Scummy Man Review
Scummy Man in its DVD form represents a curious package. Spun-off from the music video for the Arctic Monkeys’ ‘When the Sun Goes Down’ single, it’s a story told from three different angles. Almost Rashomon-like you could say, except the events stay the same. The story of fifteen-year-old prostitute and junkie Nina (Lauren Socha), and her pimp/rough customer played by Stephen Graham, the “scummy man” of the title (and the song’s lyrics), their relationship is played out in the 15-minute short Scummy Man, the attendant five-minute short Just Another Day and said promo, totalling just over three minutes.
So whilst Scummy Man is the main event, it’s the video for ‘Where the Sun Goes Down’ which many will have seen first. And to the possible disappointment of the potential buyer, it’s also the most potent. Without dialogue and edited to a more frenetic pace than either of the short films, it relies primarily on two things: the lyrics to the song and the atmosphere it can generate over its brisk running time. With regards to the latter this means grit, pure and simple; the subject matter, the disc’s 15-certificate (strong language in both song dialogue), all point towards an overall bleakness of vision. There’s clearly no happy ending, though the manner in which the promo has been edited doesn’t necessarily encourage ideas of a linear narrative. Rather we make our own associations, picking up on snatched lyrics and hints and clues from the images fusing them into our own portrait of a teenaged prostitute.
Handily, such an approach allows us to dodge the less enticing aspects, namely Rowe David McClellan’s taxi driver and Andrew Turner’s amateur magician – the latter, in particular, seeming a wilful addition, there to brighten up the story perhaps? However, whilst they may not make perfect sense in promo, their presence does lead us to expect something from the shorts. And certainly, gaps are filled and a more straightforward narrative does emerge from these two companion films, each one tweaked in a slightly different direction courtesy of the material they choose to either conceal or reveal. McClellan has something of George C. Scott from Hardcore about him (and indeed another Paul Schrader creation, cinema’s most famous taxi driver Travis Bickle), a benign figure hoping to see Nina straight. Turner, meanwhile, remains somewhat enigmatic, targeted by Graham under his capacity as a ‘talent manager’, his place in the story is still unclear. Maybe he is there, after all, just to brighten things up with a bit of low-rent colour and bit of comedy, though he too ultimately contributes to the bleakness.
Nonetheless Scummy Man feels more at home as a short film than those vaguely forgotten (if they were ever truly remembered) long-form promos, Mantrap and Jazzin’ for Blue Jean, which Julien Temple made with ABC and David Bowie respectively. Admittedly, I have a fondness for both, but only with a certain ironic distance – the kitsch factor, needless to say, is high in both cases. And kitsch isn’t a word which you’d use in conjunction with Scummy Man. In part this may be because, in contrast to the Temple efforts, the Arctic Monkeys themselves don’t feature in any prominent capacity. However, I’m more inclined to believe that the key personnel both in front of and behind the camera are more integral.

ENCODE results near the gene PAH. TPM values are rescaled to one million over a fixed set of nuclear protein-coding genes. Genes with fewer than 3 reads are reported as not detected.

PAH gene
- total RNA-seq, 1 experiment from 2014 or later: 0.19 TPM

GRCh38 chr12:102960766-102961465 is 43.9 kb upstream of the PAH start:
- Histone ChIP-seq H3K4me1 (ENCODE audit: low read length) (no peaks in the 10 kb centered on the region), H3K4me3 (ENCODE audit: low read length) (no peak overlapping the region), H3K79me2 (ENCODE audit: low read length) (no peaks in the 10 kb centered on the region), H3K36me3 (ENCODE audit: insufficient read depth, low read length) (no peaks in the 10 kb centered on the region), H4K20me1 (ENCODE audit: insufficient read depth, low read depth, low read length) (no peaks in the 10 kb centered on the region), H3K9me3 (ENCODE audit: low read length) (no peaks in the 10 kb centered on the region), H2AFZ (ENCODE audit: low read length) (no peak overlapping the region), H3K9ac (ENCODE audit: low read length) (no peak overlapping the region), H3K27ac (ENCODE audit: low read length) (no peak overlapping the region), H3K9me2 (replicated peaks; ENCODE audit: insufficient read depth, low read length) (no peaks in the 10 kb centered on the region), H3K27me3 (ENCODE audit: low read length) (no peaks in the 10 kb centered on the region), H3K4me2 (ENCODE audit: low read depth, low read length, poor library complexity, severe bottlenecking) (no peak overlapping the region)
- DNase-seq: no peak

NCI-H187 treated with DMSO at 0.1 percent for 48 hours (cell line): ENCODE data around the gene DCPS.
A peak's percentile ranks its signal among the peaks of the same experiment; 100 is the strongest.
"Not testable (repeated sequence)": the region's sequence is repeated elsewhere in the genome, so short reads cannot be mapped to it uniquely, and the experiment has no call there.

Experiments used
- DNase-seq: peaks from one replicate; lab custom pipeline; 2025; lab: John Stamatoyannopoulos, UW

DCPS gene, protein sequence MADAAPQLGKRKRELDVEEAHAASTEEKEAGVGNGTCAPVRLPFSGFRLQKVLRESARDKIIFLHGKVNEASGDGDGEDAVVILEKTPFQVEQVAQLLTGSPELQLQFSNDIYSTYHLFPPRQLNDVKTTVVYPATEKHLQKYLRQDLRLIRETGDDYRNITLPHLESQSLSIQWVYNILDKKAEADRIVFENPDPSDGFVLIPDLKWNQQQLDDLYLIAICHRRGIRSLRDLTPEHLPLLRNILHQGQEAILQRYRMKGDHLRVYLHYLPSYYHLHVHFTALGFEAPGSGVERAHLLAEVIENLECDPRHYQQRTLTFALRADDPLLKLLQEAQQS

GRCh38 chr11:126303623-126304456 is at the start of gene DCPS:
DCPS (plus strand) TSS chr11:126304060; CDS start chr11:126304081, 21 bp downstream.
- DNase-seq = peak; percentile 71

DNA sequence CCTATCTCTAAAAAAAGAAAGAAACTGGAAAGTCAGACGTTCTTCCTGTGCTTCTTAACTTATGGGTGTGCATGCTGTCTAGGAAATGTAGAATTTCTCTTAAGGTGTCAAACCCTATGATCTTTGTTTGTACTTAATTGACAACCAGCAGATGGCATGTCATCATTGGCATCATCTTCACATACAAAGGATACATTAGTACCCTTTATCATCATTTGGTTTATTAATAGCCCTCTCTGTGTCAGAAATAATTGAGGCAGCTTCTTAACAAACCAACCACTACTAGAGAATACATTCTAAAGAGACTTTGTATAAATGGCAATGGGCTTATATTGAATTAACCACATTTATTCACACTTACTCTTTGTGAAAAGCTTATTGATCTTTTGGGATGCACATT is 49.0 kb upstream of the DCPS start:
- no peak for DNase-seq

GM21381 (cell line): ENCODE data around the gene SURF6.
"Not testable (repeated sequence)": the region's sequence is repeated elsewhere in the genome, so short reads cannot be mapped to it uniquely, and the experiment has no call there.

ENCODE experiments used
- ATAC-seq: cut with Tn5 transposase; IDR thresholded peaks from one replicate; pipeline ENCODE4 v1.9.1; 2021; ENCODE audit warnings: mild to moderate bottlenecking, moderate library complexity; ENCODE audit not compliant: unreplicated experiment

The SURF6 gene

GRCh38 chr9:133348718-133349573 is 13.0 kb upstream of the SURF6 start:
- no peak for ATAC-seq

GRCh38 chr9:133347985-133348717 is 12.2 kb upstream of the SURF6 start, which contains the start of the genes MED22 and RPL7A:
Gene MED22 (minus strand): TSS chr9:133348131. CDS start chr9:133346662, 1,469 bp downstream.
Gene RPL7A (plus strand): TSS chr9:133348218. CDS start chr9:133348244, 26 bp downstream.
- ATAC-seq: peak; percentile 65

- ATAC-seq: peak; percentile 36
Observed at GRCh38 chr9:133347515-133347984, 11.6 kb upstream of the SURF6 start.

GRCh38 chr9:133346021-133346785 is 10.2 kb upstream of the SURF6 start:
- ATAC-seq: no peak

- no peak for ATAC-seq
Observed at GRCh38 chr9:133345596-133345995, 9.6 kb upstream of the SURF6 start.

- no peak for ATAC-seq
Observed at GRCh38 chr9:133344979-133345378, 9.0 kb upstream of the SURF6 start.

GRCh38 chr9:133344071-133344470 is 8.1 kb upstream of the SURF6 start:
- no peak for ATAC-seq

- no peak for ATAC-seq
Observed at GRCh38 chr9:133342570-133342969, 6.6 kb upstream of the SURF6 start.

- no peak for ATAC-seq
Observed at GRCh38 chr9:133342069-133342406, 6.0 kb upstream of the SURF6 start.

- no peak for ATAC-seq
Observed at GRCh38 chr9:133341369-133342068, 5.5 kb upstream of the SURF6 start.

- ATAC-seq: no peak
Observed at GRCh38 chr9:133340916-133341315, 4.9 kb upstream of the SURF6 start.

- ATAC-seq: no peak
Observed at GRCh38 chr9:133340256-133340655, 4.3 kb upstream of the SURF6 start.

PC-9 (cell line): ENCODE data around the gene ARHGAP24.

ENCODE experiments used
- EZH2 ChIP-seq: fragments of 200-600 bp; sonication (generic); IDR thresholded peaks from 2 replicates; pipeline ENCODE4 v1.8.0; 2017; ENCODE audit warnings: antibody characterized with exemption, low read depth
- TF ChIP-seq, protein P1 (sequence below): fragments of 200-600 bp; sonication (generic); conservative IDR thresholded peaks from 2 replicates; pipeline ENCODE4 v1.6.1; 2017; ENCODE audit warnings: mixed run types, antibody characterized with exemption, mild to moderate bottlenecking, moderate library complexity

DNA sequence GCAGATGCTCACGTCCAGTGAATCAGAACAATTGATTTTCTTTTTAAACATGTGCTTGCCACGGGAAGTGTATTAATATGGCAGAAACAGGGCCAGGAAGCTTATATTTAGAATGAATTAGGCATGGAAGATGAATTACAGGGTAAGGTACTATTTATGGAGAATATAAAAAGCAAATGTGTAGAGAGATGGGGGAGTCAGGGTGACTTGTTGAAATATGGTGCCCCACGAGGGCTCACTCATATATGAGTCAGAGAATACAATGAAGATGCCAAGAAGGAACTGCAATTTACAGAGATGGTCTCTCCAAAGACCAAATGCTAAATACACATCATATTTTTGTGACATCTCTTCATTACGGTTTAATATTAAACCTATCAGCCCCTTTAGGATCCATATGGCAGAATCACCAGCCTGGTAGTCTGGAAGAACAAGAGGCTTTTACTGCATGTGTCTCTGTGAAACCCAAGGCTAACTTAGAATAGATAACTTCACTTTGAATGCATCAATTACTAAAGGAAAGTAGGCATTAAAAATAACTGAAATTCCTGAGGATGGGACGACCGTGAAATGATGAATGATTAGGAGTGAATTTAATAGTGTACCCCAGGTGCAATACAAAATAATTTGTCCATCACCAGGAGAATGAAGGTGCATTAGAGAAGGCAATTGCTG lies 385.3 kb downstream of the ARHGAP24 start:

As writer and director we find Paul Fraser who's had a noteworthy working relationship with Shane Meadows earning himself some kind of screenwriting credit on all of his features thus far. As such he never shies away from the darker aspects of the material, plus he seems to have inherited Meadows’ knack for drawing out realistic turns from his cast. Graham, you could argue, doesn’t really need the help being one of the UK’s best-kept acting secrets despite having worked with everyone from Christopher Eccleston (Sticks and Stones) to Martin Scorsese (Gangs of New York). The revelation, then, is Socha, perfectly embodying both the dead-eyed ambivalence to her plight and the youthful arrogance that comes with her age. She’s certainly a more conceivable teen prostitute than Kelly MacDonald was in Stella Does Tricks, fine film though that was.
Sadly, McClelland and Tuner aren’t quite able to match Socha in the acting stakes, though this may very well come down to the material. Despite being spread over two shorts and a promo, the tale of Nina and this “scummy man” never quite takes hold. At a total of no more than 25 minutes (with plenty of overlap) we’re still confronted with sketchy elements and a tendency to rush when a more considered pace would reap the rewards. In other words Scummy Man probably needs to be nearer a feature-length project than it does an extended promo. The talent’s certainly there – and they’re not doing anything wrong besides not quite fulfilling the potential. And so even if we never see Nina, et al brought to the big screen we can at least look forward to Socha and Fraser the director hopefully making a greater impact in the future.
Given its length, it is hardly surprising to find Scummy Man perfectly accommodated by a single-layered disc. All three pieces come from fine sources and look to be in excellent condition. There is no print damage to speak of, nor any issues to be had with the disc’s manufacture, technical flaws being at an absolute minimum in terms of edge enhancement, artefacting and the rest. However, all three pieces do come with an aspect ratio of 1.85:1 and this has not been met with anamorphic enhancement – a disappointing oversight. Nonetheless, there are no other problems to speak of with the soundtrack (DD2.0 in all cases) being equally impressive. As a final touch there are also optional subtitles in the following languages: English, German and French.